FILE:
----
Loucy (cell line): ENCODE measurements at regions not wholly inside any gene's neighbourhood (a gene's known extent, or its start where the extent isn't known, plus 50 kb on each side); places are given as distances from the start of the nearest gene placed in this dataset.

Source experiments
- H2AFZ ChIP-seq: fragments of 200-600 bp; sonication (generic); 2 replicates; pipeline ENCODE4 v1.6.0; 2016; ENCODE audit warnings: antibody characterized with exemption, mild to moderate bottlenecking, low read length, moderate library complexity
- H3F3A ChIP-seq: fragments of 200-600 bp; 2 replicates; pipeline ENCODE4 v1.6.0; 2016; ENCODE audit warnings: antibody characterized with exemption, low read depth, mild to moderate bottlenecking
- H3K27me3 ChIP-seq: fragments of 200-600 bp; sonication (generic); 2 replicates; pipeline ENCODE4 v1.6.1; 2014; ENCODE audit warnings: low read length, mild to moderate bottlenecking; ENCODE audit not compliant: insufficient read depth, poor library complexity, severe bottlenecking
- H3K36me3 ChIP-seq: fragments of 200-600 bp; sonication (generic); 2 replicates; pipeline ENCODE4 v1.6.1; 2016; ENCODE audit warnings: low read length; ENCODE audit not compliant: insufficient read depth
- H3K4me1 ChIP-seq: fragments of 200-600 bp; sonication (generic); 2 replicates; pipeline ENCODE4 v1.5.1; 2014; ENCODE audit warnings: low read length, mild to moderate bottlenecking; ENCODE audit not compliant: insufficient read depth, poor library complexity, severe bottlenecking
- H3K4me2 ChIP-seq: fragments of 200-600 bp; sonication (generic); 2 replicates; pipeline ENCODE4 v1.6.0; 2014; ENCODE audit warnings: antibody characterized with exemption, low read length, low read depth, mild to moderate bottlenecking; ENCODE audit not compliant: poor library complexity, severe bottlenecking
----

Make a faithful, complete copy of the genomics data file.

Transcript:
Loucy (cell line): ENCODE measurements at regions not wholly inside any gene's neighbourhood (a gene's known extent, or its start where the extent isn't known, plus 50 kb on each side); places are given as distances from the start of the nearest gene placed in this dataset.

Source experiments
- H2AFZ ChIP-seq: fragments of 200-600 bp; sonication (generic); 2 replicates; pipeline ENCODE4 v1.6.0; 2016; ENCODE audit warnings: antibody characterized with exemption, mild to moderate bottlenecking, low read length, moderate library complexity
- H3F3A ChIP-seq: fragments of 200-600 bp; 2 replicates; pipeline ENCODE4 v1.6.0; 2016; ENCODE audit warnings: antibody characterized with exemption, low read depth, mild to moderate bottlenecking
- H3K27me3 ChIP-seq: fragments of 200-600 bp; sonication (generic); 2 replicates; pipeline ENCODE4 v1.6.1; 2014; ENCODE audit warnings: low read length, mild to moderate bottlenecking; ENCODE audit not compliant: insufficient read depth, poor library complexity, severe bottlenecking
- H3K36me3 ChIP-seq: fragments of 200-600 bp; sonication (generic); 2 replicates; pipeline ENCODE4 v1.6.1; 2016; ENCODE audit warnings: low read length; ENCODE audit not compliant: insufficient read depth
- H3K4me1 ChIP-seq: fragments of 200-600 bp; sonication (generic); 2 replicates; pipeline ENCODE4 v1.5.1; 2014; ENCODE audit warnings: low read length, mild to moderate bottlenecking; ENCODE audit not compliant: insufficient read depth, poor library complexity, severe bottlenecking
- H3K4me2 ChIP-seq: fragments of 200-600 bp; sonication (generic); 2 replicates; pipeline ENCODE4 v1.6.0; 2014; ENCODE audit warnings: antibody characterized with exemption, low read length, low read depth, mild to moderate bottlenecking; ENCODE audit not compliant: poor library complexity, severe bottlenecking